UK Cultural Habits and Taboos
UK Cultural Habits and Taboos
Meeting and Greeting
- A handshake is a common form of greeting. There are no issues over gender in the UK when shaking hands. People shake upon meeting and leaving.
- Most people use the titles of Mr (‘Mister’), Mrs (‘Missus’) or Miss and their surname. The title Dr (‘Doctor’) is also fairly common for medical and academic (PhD) doctors.
- If someone has been knighted, they are called 'Sir' followed by their first name and surname (Sir John Smith) or 'Sir' followed simply by their first name.
Different from the US where some workers rely heavily on tips (gratuity), the National Minimum Wage per hour in the UK covers all jobs. Therefore, as a student, do not feel bad or guilty when you do not want (or don’t have enough money) to offer a tip.
- Restaurant or café - A tip of at least 10% is common. Some restaurants include a service charge on the bill, in which case an additional tip is unnecessary.
- Pubs - Do not tip to have a pint of beer poured in a pub. If you really want to tip the staff, buy them a drink by saying "and one for yourself." They will add the cost of their drink to your bill.
- Hotel - A small tip of 1 or 2 pounds is appropriate if a staff member renders a service such as carrying your bags or hailing a taxi. It is more polite if you do not show the money when you are giving it - put it in your hand, say "Thank you", shake the person's hand and press the money into the person's palm.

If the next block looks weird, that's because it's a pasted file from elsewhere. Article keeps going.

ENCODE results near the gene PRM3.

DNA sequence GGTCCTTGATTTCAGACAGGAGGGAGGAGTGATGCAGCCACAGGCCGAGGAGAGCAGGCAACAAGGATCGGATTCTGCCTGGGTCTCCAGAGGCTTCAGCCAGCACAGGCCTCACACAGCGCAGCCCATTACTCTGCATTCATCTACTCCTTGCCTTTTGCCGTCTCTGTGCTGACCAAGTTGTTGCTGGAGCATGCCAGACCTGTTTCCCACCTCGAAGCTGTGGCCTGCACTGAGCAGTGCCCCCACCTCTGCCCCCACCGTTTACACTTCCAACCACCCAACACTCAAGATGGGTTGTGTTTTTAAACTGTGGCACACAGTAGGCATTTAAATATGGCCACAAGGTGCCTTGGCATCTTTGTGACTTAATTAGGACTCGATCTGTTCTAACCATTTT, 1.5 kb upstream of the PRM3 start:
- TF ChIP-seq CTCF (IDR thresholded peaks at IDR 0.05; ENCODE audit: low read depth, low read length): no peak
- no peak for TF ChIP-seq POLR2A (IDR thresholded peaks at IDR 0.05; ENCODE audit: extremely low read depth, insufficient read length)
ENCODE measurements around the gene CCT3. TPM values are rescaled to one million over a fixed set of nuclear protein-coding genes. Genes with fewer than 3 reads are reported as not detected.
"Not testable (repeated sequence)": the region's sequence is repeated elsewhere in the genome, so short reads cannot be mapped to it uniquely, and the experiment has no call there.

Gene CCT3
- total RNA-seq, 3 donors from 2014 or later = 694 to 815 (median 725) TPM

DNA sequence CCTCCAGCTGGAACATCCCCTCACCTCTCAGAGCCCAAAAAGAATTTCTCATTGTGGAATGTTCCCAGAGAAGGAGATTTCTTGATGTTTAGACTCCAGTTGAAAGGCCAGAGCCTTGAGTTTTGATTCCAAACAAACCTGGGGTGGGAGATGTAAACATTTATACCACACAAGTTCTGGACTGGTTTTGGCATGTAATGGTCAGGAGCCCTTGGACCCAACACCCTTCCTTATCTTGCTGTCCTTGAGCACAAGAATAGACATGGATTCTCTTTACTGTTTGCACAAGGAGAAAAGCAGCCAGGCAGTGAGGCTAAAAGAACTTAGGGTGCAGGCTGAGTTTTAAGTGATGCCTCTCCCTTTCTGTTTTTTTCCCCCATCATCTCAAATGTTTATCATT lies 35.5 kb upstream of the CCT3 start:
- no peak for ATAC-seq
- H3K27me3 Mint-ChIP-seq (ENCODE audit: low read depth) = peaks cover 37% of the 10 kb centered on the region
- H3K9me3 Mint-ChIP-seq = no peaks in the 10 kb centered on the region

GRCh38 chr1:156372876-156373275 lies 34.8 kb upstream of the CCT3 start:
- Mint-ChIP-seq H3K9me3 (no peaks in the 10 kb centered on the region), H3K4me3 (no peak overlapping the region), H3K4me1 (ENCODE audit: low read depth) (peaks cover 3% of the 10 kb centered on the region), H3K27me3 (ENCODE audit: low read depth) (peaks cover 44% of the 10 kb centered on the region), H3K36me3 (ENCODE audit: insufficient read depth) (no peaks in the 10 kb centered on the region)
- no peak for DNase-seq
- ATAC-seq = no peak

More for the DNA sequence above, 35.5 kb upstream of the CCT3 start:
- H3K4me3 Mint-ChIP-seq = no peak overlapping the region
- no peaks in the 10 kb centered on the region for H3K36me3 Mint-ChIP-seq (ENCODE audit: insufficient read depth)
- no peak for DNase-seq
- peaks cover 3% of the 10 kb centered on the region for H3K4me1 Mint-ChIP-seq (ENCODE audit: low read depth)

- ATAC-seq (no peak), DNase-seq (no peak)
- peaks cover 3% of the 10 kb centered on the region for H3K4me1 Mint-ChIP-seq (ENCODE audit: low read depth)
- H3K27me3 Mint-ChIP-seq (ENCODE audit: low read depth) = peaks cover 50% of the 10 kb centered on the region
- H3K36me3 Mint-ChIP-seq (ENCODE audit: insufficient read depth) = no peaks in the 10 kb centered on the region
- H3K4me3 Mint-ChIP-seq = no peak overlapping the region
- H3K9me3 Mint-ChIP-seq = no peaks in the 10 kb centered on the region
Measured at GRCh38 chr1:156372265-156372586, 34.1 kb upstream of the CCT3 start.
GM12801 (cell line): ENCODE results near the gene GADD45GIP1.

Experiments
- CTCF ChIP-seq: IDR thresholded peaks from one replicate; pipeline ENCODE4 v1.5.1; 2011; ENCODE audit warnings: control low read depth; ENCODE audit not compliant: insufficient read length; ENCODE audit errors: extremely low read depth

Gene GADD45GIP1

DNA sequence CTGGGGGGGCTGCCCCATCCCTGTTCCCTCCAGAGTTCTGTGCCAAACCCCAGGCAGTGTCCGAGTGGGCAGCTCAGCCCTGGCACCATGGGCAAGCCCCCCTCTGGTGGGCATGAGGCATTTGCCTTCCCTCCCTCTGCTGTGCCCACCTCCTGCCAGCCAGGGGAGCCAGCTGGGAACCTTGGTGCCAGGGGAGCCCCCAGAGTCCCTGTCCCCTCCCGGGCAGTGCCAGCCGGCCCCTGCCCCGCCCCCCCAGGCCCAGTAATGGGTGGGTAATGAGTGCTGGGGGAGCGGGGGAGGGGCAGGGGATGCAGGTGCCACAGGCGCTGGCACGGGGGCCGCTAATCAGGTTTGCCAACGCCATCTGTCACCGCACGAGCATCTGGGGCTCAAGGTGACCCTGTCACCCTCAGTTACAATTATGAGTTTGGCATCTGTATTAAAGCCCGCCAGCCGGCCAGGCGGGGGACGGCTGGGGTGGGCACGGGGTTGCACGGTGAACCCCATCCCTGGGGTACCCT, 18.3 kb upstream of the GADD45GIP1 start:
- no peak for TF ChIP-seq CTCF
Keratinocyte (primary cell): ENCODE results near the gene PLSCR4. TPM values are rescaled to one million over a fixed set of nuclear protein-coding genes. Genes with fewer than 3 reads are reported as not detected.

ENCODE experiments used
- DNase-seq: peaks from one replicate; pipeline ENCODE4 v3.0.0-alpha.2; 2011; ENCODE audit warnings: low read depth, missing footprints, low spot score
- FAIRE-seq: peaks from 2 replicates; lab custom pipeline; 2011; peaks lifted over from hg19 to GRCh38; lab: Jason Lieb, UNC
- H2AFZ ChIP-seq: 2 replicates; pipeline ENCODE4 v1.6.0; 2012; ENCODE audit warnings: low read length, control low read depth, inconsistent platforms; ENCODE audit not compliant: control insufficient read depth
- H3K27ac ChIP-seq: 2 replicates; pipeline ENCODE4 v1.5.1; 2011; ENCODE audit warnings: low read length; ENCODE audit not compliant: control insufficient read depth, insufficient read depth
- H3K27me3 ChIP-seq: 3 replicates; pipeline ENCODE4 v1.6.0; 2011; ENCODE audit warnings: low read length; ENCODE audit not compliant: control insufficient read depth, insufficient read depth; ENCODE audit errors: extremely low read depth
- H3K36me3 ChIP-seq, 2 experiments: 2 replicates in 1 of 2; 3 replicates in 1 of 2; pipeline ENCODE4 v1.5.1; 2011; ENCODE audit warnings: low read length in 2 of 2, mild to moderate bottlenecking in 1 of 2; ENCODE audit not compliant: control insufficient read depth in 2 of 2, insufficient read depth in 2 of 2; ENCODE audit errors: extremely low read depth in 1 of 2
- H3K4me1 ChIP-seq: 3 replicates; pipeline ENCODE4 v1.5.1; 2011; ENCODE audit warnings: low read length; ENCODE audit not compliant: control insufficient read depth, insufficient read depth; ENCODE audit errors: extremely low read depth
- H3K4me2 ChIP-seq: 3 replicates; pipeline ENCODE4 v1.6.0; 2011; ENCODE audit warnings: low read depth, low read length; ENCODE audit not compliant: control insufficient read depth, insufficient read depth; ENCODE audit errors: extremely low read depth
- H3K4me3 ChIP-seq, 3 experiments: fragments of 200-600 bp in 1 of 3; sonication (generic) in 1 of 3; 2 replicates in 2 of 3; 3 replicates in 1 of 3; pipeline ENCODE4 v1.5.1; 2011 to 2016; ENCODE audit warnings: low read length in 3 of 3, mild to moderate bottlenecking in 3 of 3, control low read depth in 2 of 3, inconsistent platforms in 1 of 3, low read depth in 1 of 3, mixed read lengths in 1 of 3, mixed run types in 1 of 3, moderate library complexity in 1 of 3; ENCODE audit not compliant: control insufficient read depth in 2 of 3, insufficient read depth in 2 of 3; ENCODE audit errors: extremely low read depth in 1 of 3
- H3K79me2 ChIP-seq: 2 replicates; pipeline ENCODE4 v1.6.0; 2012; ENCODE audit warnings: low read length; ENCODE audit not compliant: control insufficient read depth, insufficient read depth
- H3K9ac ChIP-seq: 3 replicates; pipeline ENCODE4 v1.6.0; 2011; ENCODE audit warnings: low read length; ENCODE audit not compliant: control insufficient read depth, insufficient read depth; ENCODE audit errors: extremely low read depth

- Taxi - A tip of 10% is standard.
It is better to give a small and interesting gift in the UK, as large and expensive gifts could be mistaken for bribery. Especially when you want to give a gift to a professor or a lecturer, be careful of the cost!
- Buying a round of drinks at a pub is a common way of celebrating someone’s birthday.
- Unlike many European cultures, the British enjoy entertaining people in their homes. If invited to someone's home, it is normal to bring the host/hostess a small gift, such as a box of good chocolates, a good bottle of wine or flowers.
- Champagne is always appreciated. Liquor or spirits, on the other hand, are a matter of personal taste and are best not given as a present.
- When giving flowers, bear the following things in mind. Red roses usually signify romantic intentions. White lilies or white chrysanthemums are often associated with funerals. You are usually safe when it comes to bringing a mixed bouquet, or if you already know the recipient’s flower preferences.
- Whenever you have been a guest in someone's home, it’s considered a polite and kind gesture to send a handwritten thank you note.
- If you go shopping in the UK, one of the first taboos you may notice is a British aversion to bargaining. The British consider bargaining to be a very distasteful thing, and British people rarely bargain. They will buy a product if they think the price is reasonable. However, if you buy in bulk or are purchasing an item from an individual seller (for example, a used car), you can negotiate and agree on a price with the seller.
- British people don't like to talk about salary or age.
- The British have the habit of queuing. Jumping the queue is not looked upon kindly in the UK, so make sure to wait your turn.